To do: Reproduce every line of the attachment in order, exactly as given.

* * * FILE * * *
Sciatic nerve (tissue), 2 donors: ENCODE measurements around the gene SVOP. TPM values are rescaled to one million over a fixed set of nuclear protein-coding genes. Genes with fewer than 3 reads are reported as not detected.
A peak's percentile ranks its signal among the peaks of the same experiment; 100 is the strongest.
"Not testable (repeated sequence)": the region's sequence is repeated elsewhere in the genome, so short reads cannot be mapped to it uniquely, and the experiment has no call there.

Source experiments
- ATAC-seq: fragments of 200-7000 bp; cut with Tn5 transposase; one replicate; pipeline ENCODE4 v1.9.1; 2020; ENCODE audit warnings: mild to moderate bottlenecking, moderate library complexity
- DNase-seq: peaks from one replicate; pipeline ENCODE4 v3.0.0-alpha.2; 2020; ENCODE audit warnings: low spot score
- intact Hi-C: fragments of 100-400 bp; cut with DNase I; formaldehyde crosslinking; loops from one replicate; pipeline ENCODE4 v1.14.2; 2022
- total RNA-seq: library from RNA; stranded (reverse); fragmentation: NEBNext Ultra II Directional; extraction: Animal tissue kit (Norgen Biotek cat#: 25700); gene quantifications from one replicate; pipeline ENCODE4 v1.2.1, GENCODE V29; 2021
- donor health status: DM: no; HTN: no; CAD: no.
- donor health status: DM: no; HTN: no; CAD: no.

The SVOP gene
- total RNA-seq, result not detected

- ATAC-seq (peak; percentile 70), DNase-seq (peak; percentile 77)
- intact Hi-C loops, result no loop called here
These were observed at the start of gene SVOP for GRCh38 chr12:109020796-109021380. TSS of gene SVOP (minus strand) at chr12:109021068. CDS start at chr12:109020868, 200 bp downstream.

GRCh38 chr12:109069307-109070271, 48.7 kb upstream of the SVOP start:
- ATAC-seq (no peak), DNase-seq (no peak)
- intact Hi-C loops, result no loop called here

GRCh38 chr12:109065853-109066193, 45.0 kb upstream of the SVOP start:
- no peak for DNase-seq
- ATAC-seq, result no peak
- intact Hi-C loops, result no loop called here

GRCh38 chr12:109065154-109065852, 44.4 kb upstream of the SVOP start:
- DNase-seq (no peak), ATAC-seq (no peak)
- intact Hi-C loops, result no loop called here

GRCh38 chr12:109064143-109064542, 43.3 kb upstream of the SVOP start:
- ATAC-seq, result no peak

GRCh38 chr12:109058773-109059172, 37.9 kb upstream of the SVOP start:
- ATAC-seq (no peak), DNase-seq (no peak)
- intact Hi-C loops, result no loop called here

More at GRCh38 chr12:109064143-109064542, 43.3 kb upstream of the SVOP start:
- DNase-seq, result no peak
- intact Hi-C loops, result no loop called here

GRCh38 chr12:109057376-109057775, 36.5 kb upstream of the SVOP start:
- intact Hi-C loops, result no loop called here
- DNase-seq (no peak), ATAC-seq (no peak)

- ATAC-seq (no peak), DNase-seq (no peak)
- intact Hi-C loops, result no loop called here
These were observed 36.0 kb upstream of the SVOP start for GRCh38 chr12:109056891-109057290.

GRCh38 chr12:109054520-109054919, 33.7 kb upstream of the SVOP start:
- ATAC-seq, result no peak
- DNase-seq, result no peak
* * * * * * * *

Sciatic nerve (tissue), 2 donors: ENCODE measurements around the gene SVOP. TPM values are rescaled to one million over a fixed set of nuclear protein-coding genes. Genes with fewer than 3 reads are reported as not detected.
A peak's percentile ranks its signal among the peaks of the same experiment; 100 is the strongest.
"Not testable (repeated sequence)": the region's sequence is repeated elsewhere in the genome, so short reads cannot be mapped to it uniquely, and the experiment has no call there.

Source experiments
- ATAC-seq: fragments of 200-7000 bp; cut with Tn5 transposase; one replicate; pipeline ENCODE4 v1.9.1; 2020; ENCODE audit warnings: mild to moderate bottlenecking, moderate library complexity
- DNase-seq: peaks from one replicate; pipeline ENCODE4 v3.0.0-alpha.2; 2020; ENCODE audit warnings: low spot score
- intact Hi-C: fragments of 100-400 bp; cut with DNase I; formaldehyde crosslinking; loops from one replicate; pipeline ENCODE4 v1.14.2; 2022
- total RNA-seq: library from RNA; stranded (reverse); fragmentation: NEBNext Ultra II Directional; extraction: Animal tissue kit (Norgen Biotek cat#: 25700); gene quantifications from one replicate; pipeline ENCODE4 v1.2.1, GENCODE V29; 2021
- donor health status: DM: no; HTN: no; CAD: no.
- donor health status: DM: no; HTN: no; CAD: no.

The SVOP gene
- total RNA-seq, result not detected

- ATAC-seq (peak; percentile 70), DNase-seq (peak; percentile 77)
- intact Hi-C loops, result no loop called here
These were observed at the start of gene SVOP for GRCh38 chr12:109020796-109021380. TSS of gene SVOP (minus strand) at chr12:109021068. CDS start at chr12:109020868, 200 bp downstream.

GRCh38 chr12:109069307-109070271, 48.7 kb upstream of the SVOP start:
- ATAC-seq (no peak), DNase-seq (no peak)
- intact Hi-C loops, result no loop called here

GRCh38 chr12:109065853-109066193, 45.0 kb upstream of the SVOP start:
- no peak for DNase-seq
- ATAC-seq, result no peak
- intact Hi-C loops, result no loop called here

GRCh38 chr12:109065154-109065852, 44.4 kb upstream of the SVOP start:
- DNase-seq (no peak), ATAC-seq (no peak)
- intact Hi-C loops, result no loop called here

GRCh38 chr12:109064143-109064542, 43.3 kb upstream of the SVOP start:
- ATAC-seq, result no peak

GRCh38 chr12:109058773-109059172, 37.9 kb upstream of the SVOP start:
- ATAC-seq (no peak), DNase-seq (no peak)
- intact Hi-C loops, result no loop called here

More at GRCh38 chr12:109064143-109064542, 43.3 kb upstream of the SVOP start:
- DNase-seq, result no peak
- intact Hi-C loops, result no loop called here

GRCh38 chr12:109057376-109057775, 36.5 kb upstream of the SVOP start:
- intact Hi-C loops, result no loop called here
- DNase-seq (no peak), ATAC-seq (no peak)

- ATAC-seq (no peak), DNase-seq (no peak)
- intact Hi-C loops, result no loop called here
These were observed 36.0 kb upstream of the SVOP start for GRCh38 chr12:109056891-109057290.

GRCh38 chr12:109054520-109054919, 33.7 kb upstream of the SVOP start:
- ATAC-seq, result no peak
- DNase-seq, result no peak